The theory of object relations, according to theorist Margaret Mahler (1897–1985), is how a person relates to the world according to their past relationships. Specifically for the infant, the mother or significant other becomes one with the child. The infant cannot conceptualize the mother’s permanence when the two are apart, which is known as the concept of object constancy. Therefore, in the infant’s understanding, the mother does not exist when not physically present. A variation of other theories, Mahler places less emphasis on primitive human drives and more importance on consistent relationship patterns.

Mahler believed that psychological problems were related to the disruption in separation from the object (Blom, 2018). She studied the process of how infants move from total self-interest to struggle with separation from the mother, to becoming a physically and psychologically differentiated toddler (Table 2.7). This natural healthy process is developed by the object, that is, the parent/significant person, allowing the child to wander off in a safe environment while staying close by so the child is assured the parent is still present. Over time and over exposure to this type of experience, the child begins to trust the process and become an individual. Another important piece of exposure is to reward the child when they return to the mother. This reward is a verbal or other sensory affirmation that reinforces the action was good. Mahler also believed that “perfect parenting” was not necessary for this transitional trust to develop.

Mahler’s concepts are utilized in therapies by recognizing that individuation is a complex process (Blom, 2018). Treatment approaches factor into therapy with families who experience periods of transition such as a new baby, a child beginning school, or a young adult leaving home. Mahler’s framework guides assessment of individual growth. Couples therapy explores separation-individuation, recognizing that personality development occurs throughout the life span.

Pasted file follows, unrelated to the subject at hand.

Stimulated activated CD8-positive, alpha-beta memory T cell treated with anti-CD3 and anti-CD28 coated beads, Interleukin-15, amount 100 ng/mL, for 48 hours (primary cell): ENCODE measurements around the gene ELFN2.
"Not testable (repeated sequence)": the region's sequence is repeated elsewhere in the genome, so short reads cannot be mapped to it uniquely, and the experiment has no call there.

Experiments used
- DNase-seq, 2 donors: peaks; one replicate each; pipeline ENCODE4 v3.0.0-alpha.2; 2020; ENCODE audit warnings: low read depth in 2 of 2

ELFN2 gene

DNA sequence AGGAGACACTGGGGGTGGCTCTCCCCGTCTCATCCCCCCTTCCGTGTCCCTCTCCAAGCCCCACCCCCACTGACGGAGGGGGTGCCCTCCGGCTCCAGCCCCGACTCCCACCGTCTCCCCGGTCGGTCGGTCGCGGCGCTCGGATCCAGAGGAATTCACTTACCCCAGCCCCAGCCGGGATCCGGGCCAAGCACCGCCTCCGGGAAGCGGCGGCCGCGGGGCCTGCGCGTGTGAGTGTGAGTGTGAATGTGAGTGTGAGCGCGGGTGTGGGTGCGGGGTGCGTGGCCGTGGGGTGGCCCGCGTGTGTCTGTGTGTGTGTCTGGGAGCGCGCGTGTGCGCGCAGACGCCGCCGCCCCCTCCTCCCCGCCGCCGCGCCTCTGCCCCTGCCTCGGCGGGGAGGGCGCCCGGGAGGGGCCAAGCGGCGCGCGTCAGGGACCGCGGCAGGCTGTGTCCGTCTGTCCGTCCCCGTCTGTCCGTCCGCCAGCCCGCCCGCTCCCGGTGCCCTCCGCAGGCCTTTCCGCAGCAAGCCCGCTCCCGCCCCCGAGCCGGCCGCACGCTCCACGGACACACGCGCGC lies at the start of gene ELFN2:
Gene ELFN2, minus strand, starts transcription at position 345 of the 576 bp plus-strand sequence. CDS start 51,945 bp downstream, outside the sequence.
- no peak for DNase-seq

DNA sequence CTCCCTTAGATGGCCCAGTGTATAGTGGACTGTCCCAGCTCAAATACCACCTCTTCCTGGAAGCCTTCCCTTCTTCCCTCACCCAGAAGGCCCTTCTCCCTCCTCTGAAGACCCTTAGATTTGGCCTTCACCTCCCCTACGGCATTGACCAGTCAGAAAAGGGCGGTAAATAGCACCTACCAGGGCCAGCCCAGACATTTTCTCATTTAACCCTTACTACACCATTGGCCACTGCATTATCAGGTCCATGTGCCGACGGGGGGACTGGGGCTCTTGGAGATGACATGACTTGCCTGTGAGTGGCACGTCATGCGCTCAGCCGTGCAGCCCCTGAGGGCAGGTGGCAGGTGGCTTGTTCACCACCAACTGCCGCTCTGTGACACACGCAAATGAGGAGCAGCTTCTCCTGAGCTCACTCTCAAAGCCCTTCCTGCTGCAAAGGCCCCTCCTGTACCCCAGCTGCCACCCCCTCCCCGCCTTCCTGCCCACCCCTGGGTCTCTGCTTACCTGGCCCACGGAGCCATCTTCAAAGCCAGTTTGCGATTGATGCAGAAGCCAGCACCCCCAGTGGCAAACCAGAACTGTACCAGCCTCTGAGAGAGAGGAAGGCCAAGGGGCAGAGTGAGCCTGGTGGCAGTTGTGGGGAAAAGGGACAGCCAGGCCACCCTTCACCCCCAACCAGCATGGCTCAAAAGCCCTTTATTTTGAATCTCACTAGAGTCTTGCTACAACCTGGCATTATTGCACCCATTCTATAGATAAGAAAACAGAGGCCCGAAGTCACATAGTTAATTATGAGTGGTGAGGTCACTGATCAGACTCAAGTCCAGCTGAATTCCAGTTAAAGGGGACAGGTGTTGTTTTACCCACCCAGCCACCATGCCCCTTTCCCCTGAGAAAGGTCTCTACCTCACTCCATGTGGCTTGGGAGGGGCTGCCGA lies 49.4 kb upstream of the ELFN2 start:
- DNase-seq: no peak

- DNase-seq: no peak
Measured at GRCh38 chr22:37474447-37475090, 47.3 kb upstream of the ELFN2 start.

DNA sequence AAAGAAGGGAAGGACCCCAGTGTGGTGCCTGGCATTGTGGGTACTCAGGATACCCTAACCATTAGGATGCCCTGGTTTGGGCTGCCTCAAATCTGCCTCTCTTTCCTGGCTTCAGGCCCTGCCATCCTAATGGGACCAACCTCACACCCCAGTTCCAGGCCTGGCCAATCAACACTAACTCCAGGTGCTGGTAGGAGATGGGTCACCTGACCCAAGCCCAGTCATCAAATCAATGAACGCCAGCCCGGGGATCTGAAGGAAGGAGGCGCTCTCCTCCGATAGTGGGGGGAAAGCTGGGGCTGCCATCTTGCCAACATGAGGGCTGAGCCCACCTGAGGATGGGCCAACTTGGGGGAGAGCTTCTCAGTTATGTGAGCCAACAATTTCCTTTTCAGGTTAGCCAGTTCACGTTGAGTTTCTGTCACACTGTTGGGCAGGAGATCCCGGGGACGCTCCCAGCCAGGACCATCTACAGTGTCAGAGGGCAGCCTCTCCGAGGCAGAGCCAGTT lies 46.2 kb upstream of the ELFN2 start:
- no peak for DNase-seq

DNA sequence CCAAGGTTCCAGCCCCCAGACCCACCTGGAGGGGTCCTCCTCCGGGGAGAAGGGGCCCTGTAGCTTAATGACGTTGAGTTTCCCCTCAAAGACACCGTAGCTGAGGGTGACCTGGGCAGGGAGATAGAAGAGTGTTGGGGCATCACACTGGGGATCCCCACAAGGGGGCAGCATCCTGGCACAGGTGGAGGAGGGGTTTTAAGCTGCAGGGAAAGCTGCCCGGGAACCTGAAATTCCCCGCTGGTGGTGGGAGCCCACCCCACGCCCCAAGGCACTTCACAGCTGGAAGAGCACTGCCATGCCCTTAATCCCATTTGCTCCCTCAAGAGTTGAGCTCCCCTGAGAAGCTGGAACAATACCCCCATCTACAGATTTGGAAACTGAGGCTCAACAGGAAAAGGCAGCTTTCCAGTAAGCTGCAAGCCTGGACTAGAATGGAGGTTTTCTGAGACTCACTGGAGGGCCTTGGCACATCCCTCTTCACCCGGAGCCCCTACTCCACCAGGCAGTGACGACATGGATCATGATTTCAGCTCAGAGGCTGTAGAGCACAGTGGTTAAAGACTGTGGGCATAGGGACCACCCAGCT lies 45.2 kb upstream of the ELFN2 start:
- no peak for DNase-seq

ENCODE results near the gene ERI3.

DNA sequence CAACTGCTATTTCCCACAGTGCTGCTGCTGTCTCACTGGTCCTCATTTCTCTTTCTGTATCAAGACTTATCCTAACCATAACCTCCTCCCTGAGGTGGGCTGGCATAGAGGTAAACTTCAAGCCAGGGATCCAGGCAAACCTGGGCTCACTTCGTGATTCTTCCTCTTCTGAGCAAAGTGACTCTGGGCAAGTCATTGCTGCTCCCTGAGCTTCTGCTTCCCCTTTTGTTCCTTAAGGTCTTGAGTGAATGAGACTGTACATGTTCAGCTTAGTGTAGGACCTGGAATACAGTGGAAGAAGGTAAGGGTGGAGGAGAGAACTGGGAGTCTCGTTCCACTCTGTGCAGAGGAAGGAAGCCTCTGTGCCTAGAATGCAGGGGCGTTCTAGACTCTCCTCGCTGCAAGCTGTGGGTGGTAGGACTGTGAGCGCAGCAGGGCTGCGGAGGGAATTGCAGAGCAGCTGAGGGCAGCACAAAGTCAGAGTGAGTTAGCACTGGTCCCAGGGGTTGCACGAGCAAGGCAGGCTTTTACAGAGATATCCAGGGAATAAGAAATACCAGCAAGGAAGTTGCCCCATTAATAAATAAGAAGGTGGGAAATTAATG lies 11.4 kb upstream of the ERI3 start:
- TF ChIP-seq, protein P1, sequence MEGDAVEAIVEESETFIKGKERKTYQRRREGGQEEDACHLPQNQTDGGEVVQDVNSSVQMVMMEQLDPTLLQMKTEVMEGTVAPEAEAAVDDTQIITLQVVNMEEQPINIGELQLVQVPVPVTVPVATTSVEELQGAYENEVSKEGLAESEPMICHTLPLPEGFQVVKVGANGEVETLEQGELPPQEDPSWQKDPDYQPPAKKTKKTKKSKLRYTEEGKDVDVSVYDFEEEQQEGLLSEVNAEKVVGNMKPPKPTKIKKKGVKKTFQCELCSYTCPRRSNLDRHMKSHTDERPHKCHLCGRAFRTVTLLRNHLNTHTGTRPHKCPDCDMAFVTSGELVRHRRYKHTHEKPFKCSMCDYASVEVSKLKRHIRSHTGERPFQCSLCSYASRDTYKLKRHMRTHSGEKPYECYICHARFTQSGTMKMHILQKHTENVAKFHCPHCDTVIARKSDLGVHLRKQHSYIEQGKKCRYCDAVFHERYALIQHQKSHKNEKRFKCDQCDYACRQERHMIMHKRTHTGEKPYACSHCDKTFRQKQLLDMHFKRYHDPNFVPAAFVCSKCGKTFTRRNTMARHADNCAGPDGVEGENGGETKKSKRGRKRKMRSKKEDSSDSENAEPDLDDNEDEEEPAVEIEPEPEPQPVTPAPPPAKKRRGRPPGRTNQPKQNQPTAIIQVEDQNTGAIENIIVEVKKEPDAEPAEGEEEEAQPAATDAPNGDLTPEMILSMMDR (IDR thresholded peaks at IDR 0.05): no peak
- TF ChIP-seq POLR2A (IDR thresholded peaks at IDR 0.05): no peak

Stages of Development Infant’s Behaviors
Autistic stage: (0–1 month) Infant’s focus is self
Mother/caregiver is one with the infant, not existing separately
Symbiotic stage: (1–5 months) Infant begins to realize mother/caregiver’s separate existence and main source of support
Separation-individuation stage: (5–24 months)
Infant’s focus shifts to difference between self and mother/caregiver
Motor skills develop, allowing physical separation
Infant explores environment, though remains dependent on mother/caregiver
Infant begins to fear loss of mother/caregiver and must learn to balance dependence with independence, i.e., “terrible two’s” as infant tests new behaviors, resulting in development of self-concept
Table 2.7 Mahler’s Stages of Child Development (Grace, 2019)

Lawrence Kohlberg

Psychologist Lawrence Kohlberg (1927–1987) expanded upon Piaget’s cognitive stages by establishing moral stages. His theory of moral development provides a framework of three levels and six stages for understanding the progression a child develops when learning right from wrong (Smith, 2023).

The first level, preconventional, has two stages. This level is distinguished by rules and listening to authority. During the first stage, punishment and obedience, the child learns obedience is the way to avoid punishment. The second stage is instrumental purpose orientation. In this stage, the child sees that others look at rules differently and if they choose to not follow the rules, they risk punishment.